The World Bank said Thursday it approved a new contingent line of credit to the Philippines amounting to $500 million to help strengthen institutional and financial capacity to manage risks from climate change, natural disasters and disease outbreaks.
It said in a statement the Fourth Disaster Risk Management Development Policy Loan with a Catastrophe-Deferred Drawdown Option provides a $500-million funding that the Philippines could quickly tap to manage financial impacts brought about by disasters and disease outbreaks.
“This contingent funding mechanism protects the Philippines’ fiscal health following natural disasters and disease outbreaks, helps develop sustainable risk financing mechanisms for local government units, and cushions poor and vulnerable households from the impact of disasters,” said Ndiamé Diop, World Bank country director for Brunei, Malaysia, the Philippines and Thailand.
“If not managed well, these shocks can exacerbate poverty through the loss of lives, destruction of assets, disruption of economic activities and trade, and indirect impacts on health, mobility, and access to education,” Diop said.
The Philippines can access funds upon the declaration of a state of calamity by the government due to an imminent or occurring natural catastrophe or a declaration of a state of public health emergency.
The full amount of the loan is available for three years after the effectiveness of the project. This gives the government access to immediate liquidity to better manage the cost of shocks and protect the Filipino population. The government can renew the line of protection with the World Bank for up to 15 years.
The new lending operation supports ongoing government efforts to strengthen disaster response and recovery policies and planning. This includes mainstreaming the use of pre-approved disaster rehabilitation and recovery plans to speed up access to funding from the national government for post-disaster recovery.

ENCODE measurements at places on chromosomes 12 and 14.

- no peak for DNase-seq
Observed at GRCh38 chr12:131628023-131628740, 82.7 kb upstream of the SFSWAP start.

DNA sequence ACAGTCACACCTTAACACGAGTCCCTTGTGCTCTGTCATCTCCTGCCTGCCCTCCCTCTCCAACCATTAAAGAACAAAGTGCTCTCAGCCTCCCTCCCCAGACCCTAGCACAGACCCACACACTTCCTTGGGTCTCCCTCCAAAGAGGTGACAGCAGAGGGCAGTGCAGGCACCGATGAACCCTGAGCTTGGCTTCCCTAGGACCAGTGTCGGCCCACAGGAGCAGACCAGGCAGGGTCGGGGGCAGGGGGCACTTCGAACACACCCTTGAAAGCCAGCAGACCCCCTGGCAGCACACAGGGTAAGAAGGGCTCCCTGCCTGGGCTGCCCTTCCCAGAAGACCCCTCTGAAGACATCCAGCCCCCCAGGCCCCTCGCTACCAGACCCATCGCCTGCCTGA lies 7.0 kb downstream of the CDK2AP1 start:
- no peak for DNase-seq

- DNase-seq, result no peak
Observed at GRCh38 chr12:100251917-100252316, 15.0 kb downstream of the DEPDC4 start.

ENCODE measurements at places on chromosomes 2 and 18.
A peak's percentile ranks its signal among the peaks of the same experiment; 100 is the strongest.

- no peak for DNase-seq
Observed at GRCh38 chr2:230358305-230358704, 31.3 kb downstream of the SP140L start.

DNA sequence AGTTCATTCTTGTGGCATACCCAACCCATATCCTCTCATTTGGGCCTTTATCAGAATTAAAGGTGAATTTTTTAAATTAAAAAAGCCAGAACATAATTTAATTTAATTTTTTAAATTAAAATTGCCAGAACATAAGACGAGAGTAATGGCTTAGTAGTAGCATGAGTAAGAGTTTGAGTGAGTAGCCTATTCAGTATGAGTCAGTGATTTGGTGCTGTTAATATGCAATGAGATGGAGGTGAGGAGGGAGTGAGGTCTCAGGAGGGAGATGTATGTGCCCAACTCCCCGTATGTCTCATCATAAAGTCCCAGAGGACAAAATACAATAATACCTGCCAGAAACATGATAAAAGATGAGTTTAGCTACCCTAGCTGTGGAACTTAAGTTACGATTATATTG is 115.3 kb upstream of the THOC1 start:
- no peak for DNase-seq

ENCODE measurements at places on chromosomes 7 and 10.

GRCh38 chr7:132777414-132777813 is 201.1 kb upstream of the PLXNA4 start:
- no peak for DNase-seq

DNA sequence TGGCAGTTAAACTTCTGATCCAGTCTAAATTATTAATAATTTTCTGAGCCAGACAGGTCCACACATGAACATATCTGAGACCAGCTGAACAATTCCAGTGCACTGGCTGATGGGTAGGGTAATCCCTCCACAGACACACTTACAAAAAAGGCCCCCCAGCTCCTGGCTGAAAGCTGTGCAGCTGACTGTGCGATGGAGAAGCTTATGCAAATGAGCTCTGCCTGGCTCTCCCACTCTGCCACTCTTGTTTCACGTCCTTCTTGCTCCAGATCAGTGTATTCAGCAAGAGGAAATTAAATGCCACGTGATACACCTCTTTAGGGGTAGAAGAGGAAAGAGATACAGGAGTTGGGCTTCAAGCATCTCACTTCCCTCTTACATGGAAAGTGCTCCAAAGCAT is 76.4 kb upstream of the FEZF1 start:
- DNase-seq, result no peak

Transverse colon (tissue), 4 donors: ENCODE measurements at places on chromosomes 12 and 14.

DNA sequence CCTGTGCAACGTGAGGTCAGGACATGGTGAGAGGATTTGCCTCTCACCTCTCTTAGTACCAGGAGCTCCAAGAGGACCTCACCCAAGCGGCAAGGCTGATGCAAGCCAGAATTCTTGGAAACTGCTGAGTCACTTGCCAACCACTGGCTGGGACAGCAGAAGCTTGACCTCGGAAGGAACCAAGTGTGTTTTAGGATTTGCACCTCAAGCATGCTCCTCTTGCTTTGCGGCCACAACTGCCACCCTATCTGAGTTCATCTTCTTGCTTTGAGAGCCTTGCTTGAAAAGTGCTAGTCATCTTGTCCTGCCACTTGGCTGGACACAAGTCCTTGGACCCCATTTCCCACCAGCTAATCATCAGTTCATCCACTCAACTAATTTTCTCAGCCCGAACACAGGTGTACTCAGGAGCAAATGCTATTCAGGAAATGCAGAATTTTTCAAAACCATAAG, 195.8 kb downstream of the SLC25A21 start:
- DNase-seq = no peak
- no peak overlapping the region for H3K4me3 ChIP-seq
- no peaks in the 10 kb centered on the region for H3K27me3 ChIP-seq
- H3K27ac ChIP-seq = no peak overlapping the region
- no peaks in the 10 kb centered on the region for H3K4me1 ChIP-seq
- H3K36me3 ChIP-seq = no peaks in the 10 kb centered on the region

In the aftermath of disasters, skilled workers in areas like construction, welding, electrical installation and maintenance, pipe-laying, heavy equipment operation and food production are crucial for reconstruction and rebuilding. Part of the program will support strengthening delivery of community-based technical and vocational training.
The CAT-DDO4 also supports government efforts to integrate climate risk management in the preparation of provincial commodity investment plans among local government units, which can lessen the extent of agricultural and fisheries damage resulting from natural hazards and extreme weather events.
Lesley Jeanne Cordero, World Bank senior disaster risk management specialist, said the policy reforms supported by the CATDDO4 are especially critical with the implementation of the Supreme Court ruling on the Mandanas Case and the coming devolution transition phase of functions identified in the 1991 Local Government Code.
“The reforms supported by the program enables local governments to take stock of climate actions, track and report climate change expenditures to inform investment planning and programming for risk resiliency,” Cordero said.
The Philippines is highly vulnerable to multiple hazards due to its unique geography. The country is the ninth most affected country globally from extreme weather events, second highest ranked among Asian countries based on the World Risk Index 2020.
Around 60 percent of the country’s total land area and at least 74 percent of Filipinos are vulnerable to multiple hazards, including typhoons, earthquakes, floods, storm surges, tsunamis, volcanic eruptions and landslides.
Typhoons accounted for around 90 percent of the damage in recent years. In the past 30 years, 33,000 people died and 120 million people were adversely affected by natural disasters.